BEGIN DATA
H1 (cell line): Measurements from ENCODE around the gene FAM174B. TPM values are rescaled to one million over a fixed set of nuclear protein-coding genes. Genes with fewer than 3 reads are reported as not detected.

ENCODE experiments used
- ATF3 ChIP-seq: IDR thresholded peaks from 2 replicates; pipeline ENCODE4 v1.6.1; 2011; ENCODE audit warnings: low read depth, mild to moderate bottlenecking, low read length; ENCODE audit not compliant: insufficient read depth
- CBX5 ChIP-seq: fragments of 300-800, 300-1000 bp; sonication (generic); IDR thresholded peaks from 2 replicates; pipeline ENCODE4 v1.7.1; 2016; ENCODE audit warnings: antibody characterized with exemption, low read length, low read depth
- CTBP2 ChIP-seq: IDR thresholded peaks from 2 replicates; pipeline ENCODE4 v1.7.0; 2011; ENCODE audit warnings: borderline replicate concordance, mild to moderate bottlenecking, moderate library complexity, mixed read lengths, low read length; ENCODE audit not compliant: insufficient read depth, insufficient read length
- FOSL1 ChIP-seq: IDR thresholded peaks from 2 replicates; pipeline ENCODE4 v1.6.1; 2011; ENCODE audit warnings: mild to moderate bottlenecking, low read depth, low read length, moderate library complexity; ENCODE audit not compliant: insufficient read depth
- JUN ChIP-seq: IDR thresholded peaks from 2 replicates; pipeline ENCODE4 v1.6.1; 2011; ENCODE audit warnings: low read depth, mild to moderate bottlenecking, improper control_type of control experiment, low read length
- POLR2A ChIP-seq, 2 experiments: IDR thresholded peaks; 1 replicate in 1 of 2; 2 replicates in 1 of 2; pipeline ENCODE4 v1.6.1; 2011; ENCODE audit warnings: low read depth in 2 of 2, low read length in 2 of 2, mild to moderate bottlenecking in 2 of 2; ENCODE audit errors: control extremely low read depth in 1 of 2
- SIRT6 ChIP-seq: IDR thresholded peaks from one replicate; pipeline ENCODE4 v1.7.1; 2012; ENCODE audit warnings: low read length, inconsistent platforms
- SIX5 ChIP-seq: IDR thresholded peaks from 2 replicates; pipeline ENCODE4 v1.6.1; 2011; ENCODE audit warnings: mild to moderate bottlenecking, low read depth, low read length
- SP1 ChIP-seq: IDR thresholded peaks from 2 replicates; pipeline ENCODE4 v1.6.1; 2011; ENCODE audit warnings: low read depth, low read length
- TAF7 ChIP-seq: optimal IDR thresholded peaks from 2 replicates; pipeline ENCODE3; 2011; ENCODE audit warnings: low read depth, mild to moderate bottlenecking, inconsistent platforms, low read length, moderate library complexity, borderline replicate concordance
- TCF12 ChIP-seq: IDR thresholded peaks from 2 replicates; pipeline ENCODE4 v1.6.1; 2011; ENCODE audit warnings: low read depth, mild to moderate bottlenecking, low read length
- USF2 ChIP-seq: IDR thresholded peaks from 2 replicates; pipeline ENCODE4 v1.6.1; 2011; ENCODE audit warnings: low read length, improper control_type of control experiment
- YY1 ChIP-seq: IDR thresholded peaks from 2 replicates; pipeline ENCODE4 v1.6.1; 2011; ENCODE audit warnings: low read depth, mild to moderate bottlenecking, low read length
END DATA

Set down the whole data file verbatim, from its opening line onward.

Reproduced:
H1 (cell line): Measurements from ENCODE around the gene FAM174B. TPM values are rescaled to one million over a fixed set of nuclear protein-coding genes. Genes with fewer than 3 reads are reported as not detected.

ENCODE experiments used
- ATF3 ChIP-seq: IDR thresholded peaks from 2 replicates; pipeline ENCODE4 v1.6.1; 2011; ENCODE audit warnings: low read depth, mild to moderate bottlenecking, low read length; ENCODE audit not compliant: insufficient read depth
- CBX5 ChIP-seq: fragments of 300-800, 300-1000 bp; sonication (generic); IDR thresholded peaks from 2 replicates; pipeline ENCODE4 v1.7.1; 2016; ENCODE audit warnings: antibody characterized with exemption, low read length, low read depth
- CTBP2 ChIP-seq: IDR thresholded peaks from 2 replicates; pipeline ENCODE4 v1.7.0; 2011; ENCODE audit warnings: borderline replicate concordance, mild to moderate bottlenecking, moderate library complexity, mixed read lengths, low read length; ENCODE audit not compliant: insufficient read depth, insufficient read length
- FOSL1 ChIP-seq: IDR thresholded peaks from 2 replicates; pipeline ENCODE4 v1.6.1; 2011; ENCODE audit warnings: mild to moderate bottlenecking, low read depth, low read length, moderate library complexity; ENCODE audit not compliant: insufficient read depth
- JUN ChIP-seq: IDR thresholded peaks from 2 replicates; pipeline ENCODE4 v1.6.1; 2011; ENCODE audit warnings: low read depth, mild to moderate bottlenecking, improper control_type of control experiment, low read length
- POLR2A ChIP-seq, 2 experiments: IDR thresholded peaks; 1 replicate in 1 of 2; 2 replicates in 1 of 2; pipeline ENCODE4 v1.6.1; 2011; ENCODE audit warnings: low read depth in 2 of 2, low read length in 2 of 2, mild to moderate bottlenecking in 2 of 2; ENCODE audit errors: control extremely low read depth in 1 of 2
- SIRT6 ChIP-seq: IDR thresholded peaks from one replicate; pipeline ENCODE4 v1.7.1; 2012; ENCODE audit warnings: low read length, inconsistent platforms
- SIX5 ChIP-seq: IDR thresholded peaks from 2 replicates; pipeline ENCODE4 v1.6.1; 2011; ENCODE audit warnings: mild to moderate bottlenecking, low read depth, low read length
- SP1 ChIP-seq: IDR thresholded peaks from 2 replicates; pipeline ENCODE4 v1.6.1; 2011; ENCODE audit warnings: low read depth, low read length
- TAF7 ChIP-seq: optimal IDR thresholded peaks from 2 replicates; pipeline ENCODE3; 2011; ENCODE audit warnings: low read depth, mild to moderate bottlenecking, inconsistent platforms, low read length, moderate library complexity, borderline replicate concordance
- TCF12 ChIP-seq: IDR thresholded peaks from 2 replicates; pipeline ENCODE4 v1.6.1; 2011; ENCODE audit warnings: low read depth, mild to moderate bottlenecking, low read length
- USF2 ChIP-seq: IDR thresholded peaks from 2 replicates; pipeline ENCODE4 v1.6.1; 2011; ENCODE audit warnings: low read length, improper control_type of control experiment
- YY1 ChIP-seq: IDR thresholded peaks from 2 replicates; pipeline ENCODE4 v1.6.1; 2011; ENCODE audit warnings: low read depth, mild to moderate bottlenecking, low read length